SP-GiST stands for "Space-Partitioned Generalized Search Tree" and is a generic form of indexing for multi-dimensional data types that supports partitioned search trees, such as quad-trees, k-d trees, and radix trees (tries). The common feature of these data structures is that they repeatedly divide the search space into partitions that need not be of equal size. In addition to spatial indexing, SP-GiST is used to speed up searches on many kinds of data, such as phone routing, ip routing, substring search, etc. For more information see the PostgreSQL manual.

As it is the case for GiST indexes, SP-GiST indexes are lossy, in the sense that they store the bounding box enclosing spatial objects. SP-GiST indexes can be considered as an alternative to GiST indexes.

Once a GIS data table exceeds a few thousand rows, an SP-GiST index may be used to speed up spatial searches of the data. The syntax for building an SP-GiST index on a "geometry" column is as follows:

`CREATE INDEX [indexname] ON [tablename] USING SPGIST ( [geometryfield] ); `

The above syntax will build a 2-dimensional index. A 3-dimensional index for the geometry type can be created using the 3D operator class:

`CREATE INDEX [indexname] ON [tablename] USING SPGIST ([geometryfield] spgist_geometry_ops_3d);`

Building a spatial index is a computationally intensive operation. It also blocks write access to your table for the time it creates, so on a production system you may want to do in in a slower CONCURRENTLY-aware way:

`CREATE INDEX CONCURRENTLY [indexname] ON [tablename] USING SPGIST ( [geometryfield] ); `

After building an index, it is sometimes helpful to force PostgreSQL to collect table statistics, which are used to optimize query plans:

`VACUUM ANALYZE [table_name] [(column_name)];`

An SP-GiST index can accelerate queries involving the following operators:

• <<, &<, &>, >>, <<|, &<|, |&>, |>>, &&, @>, <@, and ~=, for 2-dimensional indexes,

• &/&, ~==, @>>, and <<@, for 3-dimensional indexes.

There is no support for kNN searches at the moment.

### 4.9.4. Construindo índidces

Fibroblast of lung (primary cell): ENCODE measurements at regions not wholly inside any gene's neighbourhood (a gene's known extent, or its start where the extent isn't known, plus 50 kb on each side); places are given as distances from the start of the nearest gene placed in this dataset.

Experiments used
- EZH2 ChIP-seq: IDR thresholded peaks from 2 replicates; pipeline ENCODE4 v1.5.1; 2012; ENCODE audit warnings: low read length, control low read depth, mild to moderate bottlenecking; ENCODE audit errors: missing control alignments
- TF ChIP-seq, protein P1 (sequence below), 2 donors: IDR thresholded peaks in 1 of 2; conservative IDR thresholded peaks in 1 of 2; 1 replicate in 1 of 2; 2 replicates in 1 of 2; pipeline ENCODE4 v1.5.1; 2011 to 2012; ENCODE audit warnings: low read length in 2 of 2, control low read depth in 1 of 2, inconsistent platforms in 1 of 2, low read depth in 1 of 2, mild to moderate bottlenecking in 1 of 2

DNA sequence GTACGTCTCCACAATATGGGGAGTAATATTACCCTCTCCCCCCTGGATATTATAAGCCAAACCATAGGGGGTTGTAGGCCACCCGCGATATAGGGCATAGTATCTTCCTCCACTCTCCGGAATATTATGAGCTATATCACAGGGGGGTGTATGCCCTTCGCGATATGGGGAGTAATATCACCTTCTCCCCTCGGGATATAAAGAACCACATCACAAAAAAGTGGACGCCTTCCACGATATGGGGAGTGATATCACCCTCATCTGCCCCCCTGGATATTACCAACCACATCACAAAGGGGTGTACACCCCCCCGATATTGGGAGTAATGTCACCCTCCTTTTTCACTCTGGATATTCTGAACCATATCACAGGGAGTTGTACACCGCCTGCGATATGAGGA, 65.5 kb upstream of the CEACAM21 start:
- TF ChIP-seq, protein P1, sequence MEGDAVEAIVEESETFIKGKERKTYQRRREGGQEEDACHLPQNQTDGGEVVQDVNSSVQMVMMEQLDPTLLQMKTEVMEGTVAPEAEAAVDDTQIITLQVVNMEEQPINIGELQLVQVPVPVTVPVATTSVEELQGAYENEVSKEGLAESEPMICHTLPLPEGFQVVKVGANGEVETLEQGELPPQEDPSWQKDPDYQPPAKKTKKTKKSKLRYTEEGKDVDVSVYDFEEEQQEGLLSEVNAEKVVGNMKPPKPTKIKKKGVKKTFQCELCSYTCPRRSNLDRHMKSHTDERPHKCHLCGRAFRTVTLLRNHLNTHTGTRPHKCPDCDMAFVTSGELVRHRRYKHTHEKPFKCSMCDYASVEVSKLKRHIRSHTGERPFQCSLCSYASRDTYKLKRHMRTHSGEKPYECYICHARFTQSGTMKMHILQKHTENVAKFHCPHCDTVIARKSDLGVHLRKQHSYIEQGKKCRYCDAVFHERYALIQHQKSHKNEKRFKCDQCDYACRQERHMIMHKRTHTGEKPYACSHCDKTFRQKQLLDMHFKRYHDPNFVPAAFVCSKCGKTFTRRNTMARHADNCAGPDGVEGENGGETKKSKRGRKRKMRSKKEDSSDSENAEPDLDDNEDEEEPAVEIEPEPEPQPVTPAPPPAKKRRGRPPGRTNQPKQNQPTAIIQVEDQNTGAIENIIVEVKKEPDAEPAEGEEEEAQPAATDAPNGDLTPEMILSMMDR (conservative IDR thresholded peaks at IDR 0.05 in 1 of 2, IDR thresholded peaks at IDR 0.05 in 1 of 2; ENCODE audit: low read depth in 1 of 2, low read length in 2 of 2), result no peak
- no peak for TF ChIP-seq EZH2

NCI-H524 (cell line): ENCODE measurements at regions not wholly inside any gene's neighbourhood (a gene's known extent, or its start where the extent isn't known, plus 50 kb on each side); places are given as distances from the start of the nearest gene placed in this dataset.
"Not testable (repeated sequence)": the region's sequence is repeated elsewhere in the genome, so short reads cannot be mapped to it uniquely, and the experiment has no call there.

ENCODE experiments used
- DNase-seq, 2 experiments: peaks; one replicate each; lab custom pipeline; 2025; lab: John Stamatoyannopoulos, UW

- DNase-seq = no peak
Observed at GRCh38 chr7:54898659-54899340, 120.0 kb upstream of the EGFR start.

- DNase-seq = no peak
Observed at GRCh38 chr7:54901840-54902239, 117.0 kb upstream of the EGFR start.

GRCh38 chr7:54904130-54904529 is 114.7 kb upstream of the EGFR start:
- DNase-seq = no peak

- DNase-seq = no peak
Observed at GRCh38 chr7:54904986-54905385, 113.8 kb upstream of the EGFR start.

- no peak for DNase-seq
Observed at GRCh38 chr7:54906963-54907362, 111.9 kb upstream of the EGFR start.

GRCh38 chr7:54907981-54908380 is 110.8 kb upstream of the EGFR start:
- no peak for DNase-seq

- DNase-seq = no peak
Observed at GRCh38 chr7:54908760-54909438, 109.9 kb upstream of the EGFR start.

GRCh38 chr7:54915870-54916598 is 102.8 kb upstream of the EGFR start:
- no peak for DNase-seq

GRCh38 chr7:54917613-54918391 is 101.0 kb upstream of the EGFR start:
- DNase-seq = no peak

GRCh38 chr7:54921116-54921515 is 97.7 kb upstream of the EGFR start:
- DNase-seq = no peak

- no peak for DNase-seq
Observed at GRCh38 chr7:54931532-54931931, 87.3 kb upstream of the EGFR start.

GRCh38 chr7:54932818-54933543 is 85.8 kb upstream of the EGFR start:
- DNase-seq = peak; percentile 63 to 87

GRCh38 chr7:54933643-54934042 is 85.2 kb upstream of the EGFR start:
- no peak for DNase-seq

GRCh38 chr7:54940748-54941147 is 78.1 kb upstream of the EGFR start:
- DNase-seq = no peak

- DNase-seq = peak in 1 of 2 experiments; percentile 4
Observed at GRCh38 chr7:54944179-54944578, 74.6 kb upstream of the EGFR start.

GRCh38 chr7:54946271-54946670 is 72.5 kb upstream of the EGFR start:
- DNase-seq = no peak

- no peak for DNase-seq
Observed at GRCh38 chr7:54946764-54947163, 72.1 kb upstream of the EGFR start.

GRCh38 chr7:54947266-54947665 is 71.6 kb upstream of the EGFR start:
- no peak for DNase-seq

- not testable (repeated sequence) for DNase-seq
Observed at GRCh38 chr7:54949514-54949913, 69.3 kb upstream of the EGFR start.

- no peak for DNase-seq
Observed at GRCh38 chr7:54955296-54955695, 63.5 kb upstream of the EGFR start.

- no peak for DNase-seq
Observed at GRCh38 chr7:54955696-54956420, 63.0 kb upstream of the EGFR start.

Ordinarily, indexes invisibly speed up data access: once an index is built, the PostgreSQL query planner automatically decides when to use it to improve query performance. But there are some situations where the planner does not choose to use existing indexes, so queries end up using slow sequential scans instead of a spatial index.

Se você achar que seus índices não estão sendo usados (ou seus atributos) há algumas coisas que pode fazer:

• Examine the query plan and check your query actually computes the thing you need. An erroneous JOIN, either forgotten or to the wrong table, can unexpectedly retrieve table records multiple times. To get the query plan, execute with `EXPLAIN` in front of the query.

• Make sure statistics are gathered about the number and distributions of values in a table, to provide the query planner with better information to make decisions around index usage. VACUUM ANALYZE will compute both.

You should regularly vacuum your databases anyways. Many PostgreSQL DBAs run VACUUM as an off-peak cron job on a regular basis.

• If vacuuming does not help, you can temporarily force the planner to use the index information by using the command SET ENABLE_SEQSCAN TO OFF;. This way you can check whether the planner is at all able to generate an index-accelerated query plan for your query. You should only use this command for debugging; generally speaking, the planner knows better than you do about when to use indexes. Once you have run your query, do not forget to run SET ENABLE_SEQSCAN TO ON; so that the planner will operate normally for other queries.

• If SET ENABLE_SEQSCAN TO OFF; helps your query to run faster, your Postgres is likely not tuned for your hardware. If you find the planner wrong about the cost of sequential versus index scans try reducing the value of `RANDOM_PAGE_COST` in `postgresql.conf`, or use SET RANDOM_PAGE_COST TO 1.1;. The default value for `RANDOM_PAGE_COST` is 4.0. Try setting it to 1.1 (for SSD) or 2.0 (for fast magnetic disks). Decreasing the value makes the planner more likely to use index scans.

• If SET ENABLE_SEQSCAN TO OFF; does not help your query, the query may be using a SQL construct that the Postgres planner is not yet able to optimize. It may be possible to rewrite the query in a way that the planner is able to handle. For example, a subquery with an inline SELECT may not produce an efficient plan, but could possibly be rewritten using a LATERAL JOIN.

For more information see the Postgres manual section on Query Planning.